Carrot’s founder, Verdex Capital, has a positive reputation within the agricultural and finance sectors, and Carrot Ventures is backed by another industry leader, Farm Credit Canada (FCC). It just seemed like a really good fit. We decided to proceed and work through

Did You Face Any Internal Resistance?

According to Kobzik, there wasn’t any resistance to working with Carrot. The idea made good sense to everyone. It all came down to timing and how long it would take to commercialize the technology on their own.

“Neither I-Cubed nor Hypertherm had people working on the initiative full-time. Carrot’s background in AgTech enabled them to recruit an experienced professional to be CEO, someone who strongly identified with being the Founder and creating value for all shareholders. Having a ready-made board of directors, industry and investor contacts, and a full-time CEO focused on developing the business accelerated the process dramatically,” said Kobzik.

What Attracted The CEO?

We asked Michael Cully, the Founder and CEO of Susterre, what attracted him to Carrot Ventures and the technology. He shared the following:

“There were a few core things that got my attention. First was the technology. Of course, I did my own due diligence, but Carrot had already completed an extremely thorough assessment of the technology. They did a great job of helping me see that the opportunity was real.

Second, still related to the technology, was its purpose. If you care about farming and the environment, conservation tillage is important. The opportunity just fits for me and what I care about personally and professionally. I realized as the Founder and CEO, I could bring all my skills and experience from the ag equipment industry to the table and make a difference while growing a great company. It was very appealing.

The third thing was the Carrot process. They showed up with the intent to accelerate the company’s development from zero to worthy of institutional investment quickly.

Carrot jump started us into a much more mature business model than most start-ups would have at this stage.

They provided financial and legal support, industry experience, board-level governance, and critical insight into the institutional financing decision process right out of the gate.

Carrot likely saved us 18 months or more in setup time. They provided a straight-line path to follow, loads of support, and access to their network. With Carrot and Verdex Capital behind us, we got meetings we would have struggled to get on our own.

We’re still a start-up, but we already have mature business structures and processes, enabling us to move quickly and scale rapidly.

Because Carrot and Verdex Capital are institutional investors, they’re highly valuable in explaining what their peers expect to see. They helped shape the company structure and narrative to fit investability standards.”

Why Consider The Carrot Model?

Cully shared his thoughts on why other executives should consider the Carrot model.

“Beyond what I’ve shared already, you know that you’re not alone. You have a team of invested professionals available and a board of directors right from the outset. The team works with you to push, align and de-risk the process all at the same time.

It would take a lot of time and effort to assemble the high caliber of people and recreate the same support structures in an early-stage start-up.

I know I said this before, but Carrot’s role is to accelerate the setup, legal, financing and commercialization process in a very cost-effective and time-efficient manner. You have to look very closely at the time and risk-mitigation advantages they represent when making your decision.”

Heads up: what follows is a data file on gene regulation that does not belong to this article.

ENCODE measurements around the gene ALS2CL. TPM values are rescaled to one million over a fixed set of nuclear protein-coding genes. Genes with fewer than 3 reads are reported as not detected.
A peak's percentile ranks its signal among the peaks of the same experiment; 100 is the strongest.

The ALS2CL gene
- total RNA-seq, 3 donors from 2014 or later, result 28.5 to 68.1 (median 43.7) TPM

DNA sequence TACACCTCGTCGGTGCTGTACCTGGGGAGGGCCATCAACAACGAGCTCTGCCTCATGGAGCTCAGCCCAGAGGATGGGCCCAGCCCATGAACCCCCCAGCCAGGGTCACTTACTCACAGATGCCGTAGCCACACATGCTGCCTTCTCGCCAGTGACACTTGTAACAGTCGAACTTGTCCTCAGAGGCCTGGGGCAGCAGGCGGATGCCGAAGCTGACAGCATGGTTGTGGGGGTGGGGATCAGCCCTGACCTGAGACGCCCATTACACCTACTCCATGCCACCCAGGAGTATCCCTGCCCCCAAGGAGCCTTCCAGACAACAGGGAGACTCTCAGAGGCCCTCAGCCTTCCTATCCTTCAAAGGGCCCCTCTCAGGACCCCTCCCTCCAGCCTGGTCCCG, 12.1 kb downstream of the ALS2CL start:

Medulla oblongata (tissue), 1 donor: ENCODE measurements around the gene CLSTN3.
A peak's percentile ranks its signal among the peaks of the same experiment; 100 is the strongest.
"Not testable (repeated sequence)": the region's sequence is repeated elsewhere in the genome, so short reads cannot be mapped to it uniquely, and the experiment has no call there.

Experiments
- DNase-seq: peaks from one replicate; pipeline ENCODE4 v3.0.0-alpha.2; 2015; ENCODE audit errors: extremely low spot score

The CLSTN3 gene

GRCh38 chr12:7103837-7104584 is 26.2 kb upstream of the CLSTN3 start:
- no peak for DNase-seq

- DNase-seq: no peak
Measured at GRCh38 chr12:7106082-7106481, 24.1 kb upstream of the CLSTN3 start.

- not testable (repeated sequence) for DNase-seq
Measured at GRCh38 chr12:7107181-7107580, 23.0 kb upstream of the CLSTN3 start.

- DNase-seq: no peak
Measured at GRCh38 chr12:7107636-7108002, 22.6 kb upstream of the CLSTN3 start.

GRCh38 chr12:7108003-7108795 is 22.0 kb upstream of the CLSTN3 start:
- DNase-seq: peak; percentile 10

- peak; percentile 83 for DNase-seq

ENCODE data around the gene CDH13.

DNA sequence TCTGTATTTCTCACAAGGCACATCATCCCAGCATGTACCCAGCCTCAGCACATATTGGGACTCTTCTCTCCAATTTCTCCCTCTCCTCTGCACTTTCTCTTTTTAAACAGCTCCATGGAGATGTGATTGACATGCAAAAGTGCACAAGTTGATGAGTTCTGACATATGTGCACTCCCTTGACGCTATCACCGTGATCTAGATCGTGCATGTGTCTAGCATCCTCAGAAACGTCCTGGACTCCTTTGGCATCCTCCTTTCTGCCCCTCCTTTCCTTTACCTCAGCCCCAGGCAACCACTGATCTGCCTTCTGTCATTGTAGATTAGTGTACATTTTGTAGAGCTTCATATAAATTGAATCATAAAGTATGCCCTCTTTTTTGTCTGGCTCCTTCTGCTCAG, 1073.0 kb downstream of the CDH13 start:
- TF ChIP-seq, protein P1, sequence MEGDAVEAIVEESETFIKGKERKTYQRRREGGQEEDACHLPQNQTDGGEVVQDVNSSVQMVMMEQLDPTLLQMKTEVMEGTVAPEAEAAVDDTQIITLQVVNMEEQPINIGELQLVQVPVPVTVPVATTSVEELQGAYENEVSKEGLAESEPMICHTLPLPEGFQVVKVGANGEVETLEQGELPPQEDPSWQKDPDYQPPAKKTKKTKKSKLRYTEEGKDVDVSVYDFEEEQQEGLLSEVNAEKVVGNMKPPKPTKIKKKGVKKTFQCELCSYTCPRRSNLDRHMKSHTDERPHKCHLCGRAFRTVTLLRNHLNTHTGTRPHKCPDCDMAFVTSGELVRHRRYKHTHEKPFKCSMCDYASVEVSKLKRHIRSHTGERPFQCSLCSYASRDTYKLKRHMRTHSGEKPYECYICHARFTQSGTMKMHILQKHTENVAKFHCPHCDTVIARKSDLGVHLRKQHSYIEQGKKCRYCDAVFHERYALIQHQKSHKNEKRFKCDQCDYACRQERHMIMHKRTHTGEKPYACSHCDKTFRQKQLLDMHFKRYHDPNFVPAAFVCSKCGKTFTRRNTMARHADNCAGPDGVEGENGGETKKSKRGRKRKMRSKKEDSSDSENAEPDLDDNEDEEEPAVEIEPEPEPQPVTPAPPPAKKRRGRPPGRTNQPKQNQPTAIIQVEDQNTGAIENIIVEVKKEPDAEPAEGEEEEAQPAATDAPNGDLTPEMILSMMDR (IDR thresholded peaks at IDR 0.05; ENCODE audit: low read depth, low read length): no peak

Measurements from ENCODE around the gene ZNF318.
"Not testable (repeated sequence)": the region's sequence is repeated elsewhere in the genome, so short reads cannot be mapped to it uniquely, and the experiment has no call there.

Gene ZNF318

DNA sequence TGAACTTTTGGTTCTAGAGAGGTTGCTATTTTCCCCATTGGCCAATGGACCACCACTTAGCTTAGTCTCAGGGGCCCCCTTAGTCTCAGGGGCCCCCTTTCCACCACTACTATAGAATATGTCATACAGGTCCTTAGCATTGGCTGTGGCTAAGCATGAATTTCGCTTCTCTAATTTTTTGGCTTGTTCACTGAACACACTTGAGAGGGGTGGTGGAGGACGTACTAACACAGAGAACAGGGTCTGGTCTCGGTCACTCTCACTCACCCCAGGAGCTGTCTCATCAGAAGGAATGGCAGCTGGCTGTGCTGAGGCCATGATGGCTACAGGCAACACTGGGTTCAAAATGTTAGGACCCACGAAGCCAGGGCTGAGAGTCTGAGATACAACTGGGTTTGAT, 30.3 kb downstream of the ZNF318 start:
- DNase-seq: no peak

IP Holder Considerations

We asked the same question to I-Cubed and Hypertherm about what they would share with other IP holders considering the Carrot Model:

“I’m very entrepreneurial,” says Vandergon. “The biggest thing you need to recognize is where your strengths are and where they are lacking. If you look at the statistics, the failure rate of start-up ventures is high. I think they fail primarily due to a lack of expertise, which results in errors and costly delays.

If you don’t have experience in commercialization, which typically inventors don’t, it’s going to be a long road. I think you’ll have a higher potential for success and a shorter path if you partner with someone who has the experience you lack.

We’ve found that to be successful in these ventures, you need the right combination of people, the technical and business acumen, and the money. Carrot provided a means to pull all the elements together quickly.”

Kobzik added, “One of the things we appreciate about Carrot is how inclusive they are. They involved us in the whole process as they moved through the recruiting, company formation, and financing steps. We really appreciated Carrot keeping us abreast of the decision-making process. There have been no surprises and no regrets. Everything has unfolded as anticipated, and we’re excitedly watching for the next phases to unfold.”


We want to thank the contributors for sharing their insights and experience. We hope this article will help others appreciate the Carrot Ventures Company Formation Model from the perspective of the inventor, IP holders and the recruited Founder and CEO.

Learn more about the contributors at the links below.

Michael Cully is the Founder and CEO of Susterre Technologies Inc.
Michael’s Bio

David Bunker is the Founder and CEO of I-Cubed Industry Innovators Inc.
David’s Bio

Jay Kobzik is responsible for Strategic Accounts at Hypertherm Inc.
Jay’s Bio

Cedar Vandergon is the Waterjet Engineering Manager at Hypertherm Inc.
Cedar’s Bio

About The Contributors

Susterre Technologies Inc.

Susterre is pioneering ultra-high pressure fluid jet technology in row crop applications to reduce the costs and technical barriers that limit the adoption and practice of conservation tillage. Learn More.


Hypertherm is a global manufacturer of industrial cutting equipment headquartered in Hanover, New Hampshire. Learn More.

I-Cubed Industry Innovators

I-Cubed is a high-tech machinery manufacturer providing automation solutions. They are a Canadian corporation with more than 60 employees operating in Stoney Creek, Ontario. Learn More.

About Carrot Ventures Fund I, LP

Carrot Ventures is a venture capital fund focused on early-stage agricultural technologies. Their novel approach to AgTech commercialization offers intellectual property holders “The Third Option” to commercialize promising innovations. The fund is a venture capital partnership between Verdex Capital and Farm Credit Canada. Carrot is not a funding source for existing companies. Learn More.